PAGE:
And then, suddenly, it all went wrong. Apparently Fox, who had a lot of high-paid stars, began to experience financial difficulties. As a result, they attempted to reduce some of the highest salaries, including Olive's.  Olive refused and walked out on her contract. From there, things went from bad to worse. O'Brien, tired of her hard partying ways, ended their relationship. Talking pictures and the lack of studio support put the nail in the coffin. Her last film was 1934's "Chloe, Love is Calling You," directed by fellow alcoholic and former great, Marshall Neilan. It was not a success. She was 28 years old.

Olive made a couple of bad marriages and attempted some vaudeville work, but nothing seemed to click. In 1941 she was broke and finished. She worked as a nurses aid and an army chauffeur and served as a WAC during the war.

After the war she tried to reestablish herself in Hollywood, but all doors were closed. During the last years of her life she found religion and joined Mama Sibbie at the Sunshine Mission, a refuge for homeless and poverty stricken women. In 1947 she fled the mission and was found by her mother in a motel. Olive was close to death. Sibbie brought her back to the mission, but Olive died soon after from complications arising from pneumonia and alcoholism.

Olive as she should be remembered

For much more about the lovely Olive Borden, please check out these informative sites:

OLIVE BORDEN: Silent Star - a completely comprehensive site about all things Olive - you will learn a lot here.

Looking for Mabel: A stunning site about Mable Normand and her world.

There is also a well-reviewed bio by Michelle Vogel called Olive Borden: The Life and Films of Hollywood's "Joy Girl" that I just bought with one click at Amazon!

Sunday, December 28, 2014

Mirror Mirror on the Wall......

Can you pass a mirror without a primp or a frown?  Are you the type that is satisfied at the image that stares back at you or would you prefer to cover all mirrors in the vicinity with back cloth? Do you think the way you see yourself is the way others see you?

Mirrors have always been a provocative movie star accessory. Whether it be a reflection of the soul, a hidden desire or just a beautiful face, the image in the mirror sometimes tells us more than flesh and blood.

"The mirror is my best friend because when I cry it never laughs."
                                                            Charles Chaplin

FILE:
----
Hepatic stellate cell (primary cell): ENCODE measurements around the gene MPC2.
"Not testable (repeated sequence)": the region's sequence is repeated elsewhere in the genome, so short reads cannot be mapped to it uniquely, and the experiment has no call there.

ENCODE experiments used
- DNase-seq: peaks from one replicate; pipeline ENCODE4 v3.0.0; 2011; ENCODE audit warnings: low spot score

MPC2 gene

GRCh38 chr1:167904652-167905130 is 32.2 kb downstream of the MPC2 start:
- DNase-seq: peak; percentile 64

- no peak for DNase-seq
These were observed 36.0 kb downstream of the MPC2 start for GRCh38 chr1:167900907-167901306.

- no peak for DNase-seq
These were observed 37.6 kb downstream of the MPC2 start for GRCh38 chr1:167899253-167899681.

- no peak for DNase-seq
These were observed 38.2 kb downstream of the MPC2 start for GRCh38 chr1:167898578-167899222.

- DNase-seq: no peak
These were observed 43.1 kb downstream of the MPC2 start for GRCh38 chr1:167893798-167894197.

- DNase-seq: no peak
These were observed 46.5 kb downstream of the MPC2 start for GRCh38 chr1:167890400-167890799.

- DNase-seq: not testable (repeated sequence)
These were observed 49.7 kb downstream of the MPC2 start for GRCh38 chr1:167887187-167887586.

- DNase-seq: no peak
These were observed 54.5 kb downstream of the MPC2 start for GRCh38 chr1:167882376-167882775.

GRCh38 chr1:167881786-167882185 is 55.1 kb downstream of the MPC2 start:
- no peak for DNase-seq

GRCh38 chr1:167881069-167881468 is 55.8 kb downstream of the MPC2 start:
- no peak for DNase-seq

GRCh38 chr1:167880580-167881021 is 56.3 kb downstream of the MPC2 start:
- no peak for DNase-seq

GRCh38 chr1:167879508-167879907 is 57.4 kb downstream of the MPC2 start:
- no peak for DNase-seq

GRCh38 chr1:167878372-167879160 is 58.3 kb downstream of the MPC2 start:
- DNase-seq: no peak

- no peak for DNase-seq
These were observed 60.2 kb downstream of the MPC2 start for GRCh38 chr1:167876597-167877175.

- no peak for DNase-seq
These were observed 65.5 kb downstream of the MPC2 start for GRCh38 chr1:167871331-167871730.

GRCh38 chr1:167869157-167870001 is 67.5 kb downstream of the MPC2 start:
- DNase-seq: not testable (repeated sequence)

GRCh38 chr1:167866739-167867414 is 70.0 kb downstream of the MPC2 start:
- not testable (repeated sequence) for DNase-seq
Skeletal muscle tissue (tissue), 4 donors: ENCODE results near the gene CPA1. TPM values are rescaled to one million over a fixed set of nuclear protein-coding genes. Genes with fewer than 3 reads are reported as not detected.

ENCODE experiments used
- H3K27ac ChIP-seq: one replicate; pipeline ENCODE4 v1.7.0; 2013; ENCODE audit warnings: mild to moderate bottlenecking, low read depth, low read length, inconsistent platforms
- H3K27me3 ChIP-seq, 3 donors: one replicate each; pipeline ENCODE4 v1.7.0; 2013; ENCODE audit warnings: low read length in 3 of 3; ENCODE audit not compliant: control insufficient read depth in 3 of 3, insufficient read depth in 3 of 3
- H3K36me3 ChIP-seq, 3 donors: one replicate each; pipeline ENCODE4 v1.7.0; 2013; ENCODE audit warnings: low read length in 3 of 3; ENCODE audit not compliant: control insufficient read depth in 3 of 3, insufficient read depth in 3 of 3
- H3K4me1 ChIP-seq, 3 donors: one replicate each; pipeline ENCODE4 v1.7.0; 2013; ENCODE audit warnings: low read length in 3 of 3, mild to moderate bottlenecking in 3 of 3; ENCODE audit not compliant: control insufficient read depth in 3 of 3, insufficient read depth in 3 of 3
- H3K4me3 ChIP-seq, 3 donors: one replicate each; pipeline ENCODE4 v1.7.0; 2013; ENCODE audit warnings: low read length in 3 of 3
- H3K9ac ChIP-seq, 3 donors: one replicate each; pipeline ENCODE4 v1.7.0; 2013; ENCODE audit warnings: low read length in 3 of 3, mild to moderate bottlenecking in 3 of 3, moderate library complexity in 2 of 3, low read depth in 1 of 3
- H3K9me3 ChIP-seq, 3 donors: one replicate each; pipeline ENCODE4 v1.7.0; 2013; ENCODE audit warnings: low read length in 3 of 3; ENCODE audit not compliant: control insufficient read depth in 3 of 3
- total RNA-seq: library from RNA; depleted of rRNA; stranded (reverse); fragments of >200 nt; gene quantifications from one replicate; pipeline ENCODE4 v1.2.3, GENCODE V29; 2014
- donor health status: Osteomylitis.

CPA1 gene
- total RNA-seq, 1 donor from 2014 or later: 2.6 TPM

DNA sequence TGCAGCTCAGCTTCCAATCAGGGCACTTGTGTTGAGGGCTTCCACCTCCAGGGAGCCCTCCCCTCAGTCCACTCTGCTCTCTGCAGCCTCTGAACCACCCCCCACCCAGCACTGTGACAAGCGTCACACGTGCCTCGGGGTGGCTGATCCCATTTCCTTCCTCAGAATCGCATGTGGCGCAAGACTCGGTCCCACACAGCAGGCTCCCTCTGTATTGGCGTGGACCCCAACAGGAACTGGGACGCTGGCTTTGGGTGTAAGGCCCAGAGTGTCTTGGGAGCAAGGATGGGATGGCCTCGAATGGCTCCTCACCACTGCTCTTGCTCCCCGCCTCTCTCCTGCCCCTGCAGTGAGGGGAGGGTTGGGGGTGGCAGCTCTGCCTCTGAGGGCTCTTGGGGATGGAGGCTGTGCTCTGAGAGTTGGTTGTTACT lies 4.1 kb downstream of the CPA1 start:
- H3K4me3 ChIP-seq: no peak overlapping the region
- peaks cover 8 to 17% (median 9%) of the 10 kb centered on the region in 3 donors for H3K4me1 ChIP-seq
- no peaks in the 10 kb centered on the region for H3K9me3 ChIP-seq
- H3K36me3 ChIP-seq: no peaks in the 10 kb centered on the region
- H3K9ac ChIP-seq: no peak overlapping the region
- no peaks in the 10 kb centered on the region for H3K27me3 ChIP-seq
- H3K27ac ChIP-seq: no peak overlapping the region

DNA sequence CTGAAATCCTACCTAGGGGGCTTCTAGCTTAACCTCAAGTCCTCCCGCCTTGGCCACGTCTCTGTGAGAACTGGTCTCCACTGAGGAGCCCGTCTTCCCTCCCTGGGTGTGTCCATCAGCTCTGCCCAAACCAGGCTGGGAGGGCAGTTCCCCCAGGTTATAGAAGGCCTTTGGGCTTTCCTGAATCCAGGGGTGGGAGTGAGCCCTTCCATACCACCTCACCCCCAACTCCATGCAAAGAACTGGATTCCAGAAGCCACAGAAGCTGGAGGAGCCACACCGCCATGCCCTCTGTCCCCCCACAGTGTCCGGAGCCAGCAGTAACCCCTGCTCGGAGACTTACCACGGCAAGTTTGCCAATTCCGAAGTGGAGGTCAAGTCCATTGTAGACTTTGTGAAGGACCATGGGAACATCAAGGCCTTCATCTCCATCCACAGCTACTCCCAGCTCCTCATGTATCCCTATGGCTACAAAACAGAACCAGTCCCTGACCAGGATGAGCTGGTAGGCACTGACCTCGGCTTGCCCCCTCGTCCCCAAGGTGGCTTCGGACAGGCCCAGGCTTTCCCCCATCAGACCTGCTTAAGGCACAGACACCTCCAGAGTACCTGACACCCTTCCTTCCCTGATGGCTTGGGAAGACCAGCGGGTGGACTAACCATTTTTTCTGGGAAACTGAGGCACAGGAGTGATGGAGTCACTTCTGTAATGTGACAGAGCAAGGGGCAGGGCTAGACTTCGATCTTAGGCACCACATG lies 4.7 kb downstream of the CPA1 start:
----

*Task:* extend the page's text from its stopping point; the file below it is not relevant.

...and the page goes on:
For Chaplin, the mirror was a reflection of his soul and psyche. 

Chaplin hides in a house of mirrors in "The Circus"

Chaplin hides behind the makeup in "Limelight"

Photographer George Hurrell frequently used mirror images when capturing his subjects

The glamour of Carole Lombard x 4
A mirror shows Lombard's profile to a gorgeous advantage

A mirror amps up the elegance for Betty Grable

Susan Hayward gets the Hurrell mirror treatment

Kay Francis's troubled image betrays her
seeming nonchalance in "Mandalay"

A mirror only serves to emphasize
Norma Shearer's beautiful profile

Hurrel gives Norma his mirrored table treatment

Rosemary Lane's beauty is evident in her reflection

The Great Stone face reveals nothing and
everything in this stunning portrait
Some non-Hurrel portraits of some beautiful reflections

When you look like Cary Grant there can never be too many mirrors

Deanna Durbin's image lets us know what is
really going on behind that innocent face

Tallulah Bankhead practices her sexy smoking
pose before her mirror
Ty Power wonders if it is him or Dorian Gray

Madcap Mabel Normand shows her sweet
and feminine side in her reflection 
Super chorus girl Toby Wing with her weapons of choice

Both sides of the beauty of Judy 

Lillian Gish's reflection is serious business

Janet Gaynor likes what she sees

Katharine Hepburn channels her inner thespian

Elizabeth Taylor takes a moment from being fabulous

Joan Blondell's image challenges her to up the perkiness

Cagney's reflection is as charming as the real thing

Vilma Banky practically plotzes over a double image

The mirror is a key tool in the transformation
from Norma Jean to Marilyn

And sometimes it talks back.....

Sunday, December 21, 2014

Christmas Gifts for My Favorite Movie Characters

Here is my wish list for a few of my needy favorites:

Vivian Revere ("Three on a Match")

I wish Vivian a trip to rehab before her son was kidnapped and she took that final swan dive out the window. It might have helped.

Lina Lamont ("Singin' in the Rain")

I wish Lina a seat on the board at Monumental Pictures. After all the money she made that studio, she needs a nice cushy job. I guess I should wish Kathy Selden a job at MGM, as I'm sure Lina would not hire her.

Max Von Mayerling ("Sunset Boulevard")

I wish Max one more chance behind a real camera. I also hope he has Norma's power of attorney, so that he can pay her legal fees and maybe move the chimp to a pet cemetery.

Rocky Sullivan ("Angels with Dirty Faces")

For the boy who could not run as fast as his pal, Father Jerry, a brand new pair of sneakers. Maybe these would have helped him avoid a life of crime.

Mr. Bernstein ("Citizen Kane")

I wish Mr. Bernstein a visit from the girl in the white dress with the white parasol. She will tell him all about her life and confess that not a month has gone by since she saw him over 20 years ago that he has not crossed her mind.

Wishing you and yours a lovely holiday and a very happy new year. See you in 2015!